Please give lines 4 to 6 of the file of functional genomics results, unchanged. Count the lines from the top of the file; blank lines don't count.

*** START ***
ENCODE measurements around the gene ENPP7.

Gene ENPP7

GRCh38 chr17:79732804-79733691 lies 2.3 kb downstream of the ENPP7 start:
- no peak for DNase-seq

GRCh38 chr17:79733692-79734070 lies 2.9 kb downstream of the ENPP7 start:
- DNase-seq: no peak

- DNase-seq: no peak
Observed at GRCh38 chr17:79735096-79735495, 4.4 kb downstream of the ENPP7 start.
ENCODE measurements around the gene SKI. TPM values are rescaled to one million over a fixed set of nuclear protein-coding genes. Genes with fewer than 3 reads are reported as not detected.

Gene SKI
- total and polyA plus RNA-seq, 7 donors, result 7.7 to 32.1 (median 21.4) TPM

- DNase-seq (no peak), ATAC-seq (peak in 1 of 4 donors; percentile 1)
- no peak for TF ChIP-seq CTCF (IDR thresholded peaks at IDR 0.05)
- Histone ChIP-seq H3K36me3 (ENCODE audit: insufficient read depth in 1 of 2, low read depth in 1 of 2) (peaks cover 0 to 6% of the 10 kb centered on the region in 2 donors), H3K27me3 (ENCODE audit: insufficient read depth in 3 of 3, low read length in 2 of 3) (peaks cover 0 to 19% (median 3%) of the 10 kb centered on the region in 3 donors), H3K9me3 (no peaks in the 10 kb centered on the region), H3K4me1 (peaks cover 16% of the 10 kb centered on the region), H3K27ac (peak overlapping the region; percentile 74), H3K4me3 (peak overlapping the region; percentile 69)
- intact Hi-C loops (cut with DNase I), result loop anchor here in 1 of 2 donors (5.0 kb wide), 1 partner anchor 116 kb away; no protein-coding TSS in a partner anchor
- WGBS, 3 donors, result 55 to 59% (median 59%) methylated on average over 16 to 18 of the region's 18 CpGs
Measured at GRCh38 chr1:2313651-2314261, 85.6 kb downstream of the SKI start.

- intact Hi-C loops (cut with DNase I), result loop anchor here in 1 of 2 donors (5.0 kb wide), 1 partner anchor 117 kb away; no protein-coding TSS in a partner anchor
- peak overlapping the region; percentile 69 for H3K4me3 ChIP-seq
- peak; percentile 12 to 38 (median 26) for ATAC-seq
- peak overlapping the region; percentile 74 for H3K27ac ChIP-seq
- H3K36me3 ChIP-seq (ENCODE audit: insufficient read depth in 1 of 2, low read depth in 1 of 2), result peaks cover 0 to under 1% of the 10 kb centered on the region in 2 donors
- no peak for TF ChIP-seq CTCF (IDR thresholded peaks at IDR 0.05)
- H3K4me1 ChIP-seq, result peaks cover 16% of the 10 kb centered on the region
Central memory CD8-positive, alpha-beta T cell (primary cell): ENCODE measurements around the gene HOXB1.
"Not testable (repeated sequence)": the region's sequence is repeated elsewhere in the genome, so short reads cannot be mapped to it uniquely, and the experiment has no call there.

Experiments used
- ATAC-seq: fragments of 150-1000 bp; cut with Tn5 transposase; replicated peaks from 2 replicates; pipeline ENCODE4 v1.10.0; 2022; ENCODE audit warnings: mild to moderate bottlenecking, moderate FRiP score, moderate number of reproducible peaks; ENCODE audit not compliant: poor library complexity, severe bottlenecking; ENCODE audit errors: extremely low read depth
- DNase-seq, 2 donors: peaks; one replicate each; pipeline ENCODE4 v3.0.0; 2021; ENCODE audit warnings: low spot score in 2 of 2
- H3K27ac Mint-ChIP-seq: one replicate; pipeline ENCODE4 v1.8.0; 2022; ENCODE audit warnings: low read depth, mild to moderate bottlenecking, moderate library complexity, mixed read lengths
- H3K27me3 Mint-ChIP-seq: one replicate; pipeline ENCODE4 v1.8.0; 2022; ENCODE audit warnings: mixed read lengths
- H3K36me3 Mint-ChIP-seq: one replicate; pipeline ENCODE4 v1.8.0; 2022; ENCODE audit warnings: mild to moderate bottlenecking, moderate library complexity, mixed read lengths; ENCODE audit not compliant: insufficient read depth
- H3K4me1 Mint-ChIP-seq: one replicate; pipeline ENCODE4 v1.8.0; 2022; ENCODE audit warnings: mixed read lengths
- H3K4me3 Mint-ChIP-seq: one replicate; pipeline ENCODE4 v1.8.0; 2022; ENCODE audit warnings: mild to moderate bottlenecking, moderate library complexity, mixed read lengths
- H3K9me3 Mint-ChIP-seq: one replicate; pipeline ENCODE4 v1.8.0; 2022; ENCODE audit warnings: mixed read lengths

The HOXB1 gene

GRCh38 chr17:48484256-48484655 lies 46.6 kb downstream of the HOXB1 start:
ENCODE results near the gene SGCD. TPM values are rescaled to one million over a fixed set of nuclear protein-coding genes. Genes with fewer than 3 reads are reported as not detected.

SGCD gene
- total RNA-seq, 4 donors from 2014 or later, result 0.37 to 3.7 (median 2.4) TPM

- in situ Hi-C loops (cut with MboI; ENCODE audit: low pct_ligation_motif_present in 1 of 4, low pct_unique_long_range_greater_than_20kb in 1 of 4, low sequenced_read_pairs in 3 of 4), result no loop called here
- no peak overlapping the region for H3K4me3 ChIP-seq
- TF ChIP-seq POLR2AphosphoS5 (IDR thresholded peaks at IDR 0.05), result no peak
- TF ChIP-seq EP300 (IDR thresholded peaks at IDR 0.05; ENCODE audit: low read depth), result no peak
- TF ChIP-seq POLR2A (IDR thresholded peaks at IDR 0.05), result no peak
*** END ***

- no peak for DNase-seq

GRCh38 chr17:79733692-79734070 lies 2.9 kb downstream of the ENPP7 start:
- DNase-seq: no peak